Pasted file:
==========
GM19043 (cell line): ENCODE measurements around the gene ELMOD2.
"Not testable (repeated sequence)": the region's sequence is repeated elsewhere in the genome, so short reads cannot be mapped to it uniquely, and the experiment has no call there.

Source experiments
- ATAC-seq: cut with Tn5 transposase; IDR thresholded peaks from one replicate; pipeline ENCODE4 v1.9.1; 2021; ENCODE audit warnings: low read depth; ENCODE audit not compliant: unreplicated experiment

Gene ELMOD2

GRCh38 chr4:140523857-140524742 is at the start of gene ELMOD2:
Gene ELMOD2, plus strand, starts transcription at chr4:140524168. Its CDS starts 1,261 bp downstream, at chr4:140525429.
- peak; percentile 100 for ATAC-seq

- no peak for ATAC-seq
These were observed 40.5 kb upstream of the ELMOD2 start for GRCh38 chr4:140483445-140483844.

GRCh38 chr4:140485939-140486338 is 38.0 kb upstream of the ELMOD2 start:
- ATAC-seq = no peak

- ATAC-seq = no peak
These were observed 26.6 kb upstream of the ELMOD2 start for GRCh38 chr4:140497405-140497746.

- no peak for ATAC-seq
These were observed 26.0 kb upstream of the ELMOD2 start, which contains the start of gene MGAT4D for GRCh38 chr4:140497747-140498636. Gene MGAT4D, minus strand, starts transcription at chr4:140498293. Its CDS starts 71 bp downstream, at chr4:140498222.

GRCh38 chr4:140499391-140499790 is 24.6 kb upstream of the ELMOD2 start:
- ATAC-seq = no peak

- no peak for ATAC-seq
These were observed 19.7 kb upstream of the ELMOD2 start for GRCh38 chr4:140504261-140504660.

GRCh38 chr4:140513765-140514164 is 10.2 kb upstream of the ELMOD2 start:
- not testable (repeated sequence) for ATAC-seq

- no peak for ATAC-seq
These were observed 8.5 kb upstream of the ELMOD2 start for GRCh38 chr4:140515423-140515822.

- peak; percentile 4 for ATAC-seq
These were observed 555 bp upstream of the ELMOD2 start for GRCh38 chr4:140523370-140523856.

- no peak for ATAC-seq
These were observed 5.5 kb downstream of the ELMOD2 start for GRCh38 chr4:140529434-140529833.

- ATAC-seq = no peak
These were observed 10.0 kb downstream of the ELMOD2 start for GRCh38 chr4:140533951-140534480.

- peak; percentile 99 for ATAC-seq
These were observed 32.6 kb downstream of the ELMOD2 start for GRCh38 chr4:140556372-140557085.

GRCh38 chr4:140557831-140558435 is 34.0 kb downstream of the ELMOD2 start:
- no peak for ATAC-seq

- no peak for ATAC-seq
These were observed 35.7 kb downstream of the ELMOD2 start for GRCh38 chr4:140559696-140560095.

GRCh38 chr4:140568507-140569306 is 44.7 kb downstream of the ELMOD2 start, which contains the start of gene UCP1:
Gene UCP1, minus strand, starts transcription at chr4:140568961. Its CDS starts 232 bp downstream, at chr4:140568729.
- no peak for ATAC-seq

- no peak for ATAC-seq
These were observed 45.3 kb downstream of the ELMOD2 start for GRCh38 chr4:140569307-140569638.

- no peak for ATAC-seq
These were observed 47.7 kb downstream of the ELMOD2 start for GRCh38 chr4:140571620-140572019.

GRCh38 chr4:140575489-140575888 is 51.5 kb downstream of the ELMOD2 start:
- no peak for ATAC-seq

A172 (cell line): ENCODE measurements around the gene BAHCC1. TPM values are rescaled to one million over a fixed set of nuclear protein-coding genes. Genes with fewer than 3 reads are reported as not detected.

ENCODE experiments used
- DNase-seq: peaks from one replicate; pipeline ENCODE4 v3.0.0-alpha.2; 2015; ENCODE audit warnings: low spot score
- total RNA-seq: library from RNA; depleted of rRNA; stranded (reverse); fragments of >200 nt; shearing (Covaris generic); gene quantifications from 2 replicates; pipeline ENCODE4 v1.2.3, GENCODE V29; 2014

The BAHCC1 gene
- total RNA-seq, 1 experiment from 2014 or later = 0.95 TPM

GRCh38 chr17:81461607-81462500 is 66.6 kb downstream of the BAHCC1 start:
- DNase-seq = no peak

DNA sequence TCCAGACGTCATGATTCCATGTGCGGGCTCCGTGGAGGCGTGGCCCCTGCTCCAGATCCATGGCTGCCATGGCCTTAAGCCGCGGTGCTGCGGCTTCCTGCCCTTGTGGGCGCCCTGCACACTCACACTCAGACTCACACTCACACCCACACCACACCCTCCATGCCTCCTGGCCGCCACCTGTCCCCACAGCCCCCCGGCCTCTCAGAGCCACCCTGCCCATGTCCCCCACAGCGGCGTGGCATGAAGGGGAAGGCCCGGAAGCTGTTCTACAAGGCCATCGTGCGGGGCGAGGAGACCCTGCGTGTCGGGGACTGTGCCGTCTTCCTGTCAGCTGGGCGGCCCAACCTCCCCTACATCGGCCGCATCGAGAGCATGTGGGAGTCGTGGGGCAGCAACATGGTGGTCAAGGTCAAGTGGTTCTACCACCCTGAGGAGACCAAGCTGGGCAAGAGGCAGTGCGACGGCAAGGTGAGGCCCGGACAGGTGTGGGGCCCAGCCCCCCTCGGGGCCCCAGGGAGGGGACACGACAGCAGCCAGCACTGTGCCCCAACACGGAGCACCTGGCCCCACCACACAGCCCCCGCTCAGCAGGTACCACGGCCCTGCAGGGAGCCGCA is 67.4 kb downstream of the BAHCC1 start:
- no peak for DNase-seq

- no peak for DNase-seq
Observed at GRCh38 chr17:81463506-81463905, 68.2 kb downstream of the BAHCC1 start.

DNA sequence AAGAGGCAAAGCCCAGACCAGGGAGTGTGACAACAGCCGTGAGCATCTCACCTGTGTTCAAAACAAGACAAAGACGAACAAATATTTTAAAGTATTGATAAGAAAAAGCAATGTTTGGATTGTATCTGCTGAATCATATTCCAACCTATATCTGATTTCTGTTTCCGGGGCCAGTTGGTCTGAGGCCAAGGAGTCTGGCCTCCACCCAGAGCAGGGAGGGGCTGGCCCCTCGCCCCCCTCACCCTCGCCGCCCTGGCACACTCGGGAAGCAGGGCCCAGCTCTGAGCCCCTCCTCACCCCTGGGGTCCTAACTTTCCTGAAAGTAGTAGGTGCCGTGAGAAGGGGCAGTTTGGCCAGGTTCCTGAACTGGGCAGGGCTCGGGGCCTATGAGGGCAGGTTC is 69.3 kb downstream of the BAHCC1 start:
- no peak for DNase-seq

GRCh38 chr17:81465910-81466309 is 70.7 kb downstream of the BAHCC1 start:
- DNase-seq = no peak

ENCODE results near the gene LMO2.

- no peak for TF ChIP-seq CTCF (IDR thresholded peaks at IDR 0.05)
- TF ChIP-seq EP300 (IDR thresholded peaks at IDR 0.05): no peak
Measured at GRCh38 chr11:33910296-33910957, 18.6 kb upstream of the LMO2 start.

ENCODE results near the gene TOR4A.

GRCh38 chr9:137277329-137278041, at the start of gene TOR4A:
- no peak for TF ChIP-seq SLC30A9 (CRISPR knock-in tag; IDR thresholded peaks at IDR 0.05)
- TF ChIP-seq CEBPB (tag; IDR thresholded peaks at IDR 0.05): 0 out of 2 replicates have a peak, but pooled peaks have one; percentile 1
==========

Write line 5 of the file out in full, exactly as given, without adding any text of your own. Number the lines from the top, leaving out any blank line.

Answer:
Gene ELMOD2